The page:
By LAWRENCE K. ALTMAN
If black America were a country, it would rank 16th in the world in the number of people living with the AIDS virus, [according to the Black AIDS Institute].
The report, financed in part by the Ford Foundation and the Elton John AIDS Foundation, provides a startling new perspective on an epidemic that was first recognized in 1981. [Full report is here.]
Nearly 600,000 African-Americans are living with H.I.V., the virus that causes AIDS, and up to 30,000 are becoming infected each year. When adjusted for age, their death rate is two and a half times that of infected whites, the report said. Partly as a result, the hypothetical nation of black America would rank below 104 other countries in life expectancy.
Those and other disparities are “staggering,” said Dr. Kevin A. Fenton, who directs H.I.V. prevention efforts at the Centers for Disease Control and Prevention, the federal agency responsible for tracking the epidemic in the United States.
“It is a crisis that needs a new look at prevention,” Dr. Fenton said.
In a separate report on Tuesday, the United Nations painted a somewhat more optimistic picture of the worldwide AIDS epidemic, noting that fewer people are dying of the disease since its peak in the late 1990s and that more people are receiving antiretroviral drugs.
Nevertheless, the report found that progress remained uneven and that the future of the epidemic was uncertain. The report was issued in advance of the 17th International AIDS Conference, which begins this weekend in Mexico City.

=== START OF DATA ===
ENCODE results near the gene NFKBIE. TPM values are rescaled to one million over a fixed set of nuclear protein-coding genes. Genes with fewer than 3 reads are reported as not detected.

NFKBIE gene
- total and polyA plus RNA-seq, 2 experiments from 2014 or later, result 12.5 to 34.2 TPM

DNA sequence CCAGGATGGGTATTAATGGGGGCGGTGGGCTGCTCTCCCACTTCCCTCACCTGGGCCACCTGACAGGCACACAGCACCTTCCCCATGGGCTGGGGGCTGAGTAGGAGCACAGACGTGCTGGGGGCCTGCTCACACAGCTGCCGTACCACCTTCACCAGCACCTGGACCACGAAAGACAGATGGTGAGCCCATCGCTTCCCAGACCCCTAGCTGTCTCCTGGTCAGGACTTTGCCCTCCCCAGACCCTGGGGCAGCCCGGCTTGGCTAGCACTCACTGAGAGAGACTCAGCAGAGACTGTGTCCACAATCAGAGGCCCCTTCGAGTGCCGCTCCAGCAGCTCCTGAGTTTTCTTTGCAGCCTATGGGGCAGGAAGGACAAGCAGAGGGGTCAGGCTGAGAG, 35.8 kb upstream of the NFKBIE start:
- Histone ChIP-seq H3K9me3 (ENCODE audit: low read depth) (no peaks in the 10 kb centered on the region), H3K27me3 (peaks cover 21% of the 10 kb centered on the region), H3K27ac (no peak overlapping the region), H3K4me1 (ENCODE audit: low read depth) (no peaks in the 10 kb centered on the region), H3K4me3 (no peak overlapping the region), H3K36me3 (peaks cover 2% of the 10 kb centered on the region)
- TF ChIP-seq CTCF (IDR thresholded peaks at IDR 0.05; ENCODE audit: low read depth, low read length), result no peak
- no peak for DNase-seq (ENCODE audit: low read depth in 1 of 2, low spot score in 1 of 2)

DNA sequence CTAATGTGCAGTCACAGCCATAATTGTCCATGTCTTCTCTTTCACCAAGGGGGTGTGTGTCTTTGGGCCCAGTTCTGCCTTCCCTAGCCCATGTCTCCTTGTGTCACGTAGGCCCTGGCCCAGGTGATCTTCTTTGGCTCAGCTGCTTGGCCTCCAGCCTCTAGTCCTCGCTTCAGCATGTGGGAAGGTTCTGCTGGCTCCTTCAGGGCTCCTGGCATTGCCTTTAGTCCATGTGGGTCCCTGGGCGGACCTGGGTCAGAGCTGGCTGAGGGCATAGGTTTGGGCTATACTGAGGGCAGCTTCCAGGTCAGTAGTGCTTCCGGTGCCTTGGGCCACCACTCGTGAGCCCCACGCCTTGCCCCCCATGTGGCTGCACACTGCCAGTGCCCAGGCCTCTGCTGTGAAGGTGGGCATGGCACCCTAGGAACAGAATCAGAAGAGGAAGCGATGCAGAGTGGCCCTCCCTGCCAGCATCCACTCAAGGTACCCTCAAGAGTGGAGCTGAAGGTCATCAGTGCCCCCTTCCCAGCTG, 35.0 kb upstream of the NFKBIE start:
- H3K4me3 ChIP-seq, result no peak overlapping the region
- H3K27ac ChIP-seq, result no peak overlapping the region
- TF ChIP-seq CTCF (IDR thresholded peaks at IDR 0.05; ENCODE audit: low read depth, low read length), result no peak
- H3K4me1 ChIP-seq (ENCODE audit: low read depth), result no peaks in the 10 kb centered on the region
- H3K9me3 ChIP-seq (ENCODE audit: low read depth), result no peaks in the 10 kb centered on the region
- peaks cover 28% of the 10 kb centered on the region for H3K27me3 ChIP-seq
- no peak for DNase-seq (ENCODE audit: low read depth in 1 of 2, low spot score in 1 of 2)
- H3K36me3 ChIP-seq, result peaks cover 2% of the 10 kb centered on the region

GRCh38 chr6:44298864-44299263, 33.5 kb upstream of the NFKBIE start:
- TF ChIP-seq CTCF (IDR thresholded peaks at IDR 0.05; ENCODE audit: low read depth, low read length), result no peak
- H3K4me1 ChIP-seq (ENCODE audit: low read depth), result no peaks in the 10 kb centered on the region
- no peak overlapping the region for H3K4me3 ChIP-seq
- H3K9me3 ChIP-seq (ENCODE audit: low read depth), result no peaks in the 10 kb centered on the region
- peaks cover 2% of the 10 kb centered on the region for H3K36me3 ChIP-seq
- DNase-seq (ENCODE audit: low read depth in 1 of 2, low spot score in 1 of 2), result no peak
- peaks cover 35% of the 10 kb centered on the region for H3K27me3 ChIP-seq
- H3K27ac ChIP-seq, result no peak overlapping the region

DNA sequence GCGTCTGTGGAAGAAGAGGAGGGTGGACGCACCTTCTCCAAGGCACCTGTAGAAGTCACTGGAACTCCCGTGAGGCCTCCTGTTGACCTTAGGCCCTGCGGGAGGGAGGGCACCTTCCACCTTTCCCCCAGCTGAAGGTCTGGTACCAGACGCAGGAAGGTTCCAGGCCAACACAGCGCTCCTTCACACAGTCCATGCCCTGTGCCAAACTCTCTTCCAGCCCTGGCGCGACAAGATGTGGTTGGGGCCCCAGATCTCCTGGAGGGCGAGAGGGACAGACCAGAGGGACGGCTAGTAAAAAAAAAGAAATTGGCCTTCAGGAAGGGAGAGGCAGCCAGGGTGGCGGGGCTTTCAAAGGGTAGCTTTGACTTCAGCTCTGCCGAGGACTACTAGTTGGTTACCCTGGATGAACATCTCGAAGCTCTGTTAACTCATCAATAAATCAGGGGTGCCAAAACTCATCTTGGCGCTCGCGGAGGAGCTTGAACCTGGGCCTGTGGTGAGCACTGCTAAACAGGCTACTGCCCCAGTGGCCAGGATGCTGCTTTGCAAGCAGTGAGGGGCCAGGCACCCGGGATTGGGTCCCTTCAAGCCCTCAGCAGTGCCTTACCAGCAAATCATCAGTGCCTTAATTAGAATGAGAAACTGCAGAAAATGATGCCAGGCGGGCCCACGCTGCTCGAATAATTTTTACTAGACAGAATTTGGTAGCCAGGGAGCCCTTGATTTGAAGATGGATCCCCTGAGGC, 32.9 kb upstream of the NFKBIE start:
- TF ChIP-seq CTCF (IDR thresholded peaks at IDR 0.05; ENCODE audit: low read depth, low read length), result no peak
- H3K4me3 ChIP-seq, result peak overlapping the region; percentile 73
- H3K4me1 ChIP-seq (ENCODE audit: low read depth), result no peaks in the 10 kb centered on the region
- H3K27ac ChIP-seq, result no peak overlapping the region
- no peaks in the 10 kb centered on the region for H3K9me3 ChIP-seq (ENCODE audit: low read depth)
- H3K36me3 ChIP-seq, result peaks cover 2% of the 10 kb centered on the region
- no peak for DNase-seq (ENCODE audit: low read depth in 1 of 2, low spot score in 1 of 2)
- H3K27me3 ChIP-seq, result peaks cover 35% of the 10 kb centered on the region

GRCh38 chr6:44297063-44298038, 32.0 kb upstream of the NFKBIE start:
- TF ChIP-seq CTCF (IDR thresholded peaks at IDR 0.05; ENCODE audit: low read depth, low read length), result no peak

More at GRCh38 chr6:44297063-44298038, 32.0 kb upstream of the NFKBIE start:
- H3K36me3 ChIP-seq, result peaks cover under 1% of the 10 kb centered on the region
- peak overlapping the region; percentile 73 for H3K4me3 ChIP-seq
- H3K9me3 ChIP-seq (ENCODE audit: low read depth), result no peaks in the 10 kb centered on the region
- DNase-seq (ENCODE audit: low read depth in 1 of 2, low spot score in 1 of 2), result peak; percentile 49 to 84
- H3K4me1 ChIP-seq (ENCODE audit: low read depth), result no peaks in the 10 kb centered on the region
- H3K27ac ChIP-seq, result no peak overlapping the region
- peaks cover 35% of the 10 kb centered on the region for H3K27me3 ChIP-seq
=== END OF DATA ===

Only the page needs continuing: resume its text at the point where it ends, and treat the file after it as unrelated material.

The gains are partly from the Bush administration’s program to deliver drugs and preventive measures to people in countries highly affected by H.I.V.
The Black AIDS Institute took note of that program in criticizing the administration’s efforts at home. The group said that more black Americans were living with the AIDS virus than the infected populations in Botswana, Ethiopia, Guyana, Haiti, Namibia, Rwanda or Vietnam — 7 of the 15 countries that receive support from the administration’s anti-AIDS program.
The international effort is guided by a strategic plan, clear benchmarks like the prevention of seven million H.I.V. infections by 2010 and annual progress reports to Congress, the group said. By contrast, it went on, “America itself has no strategic plan to combat its own epidemic.” …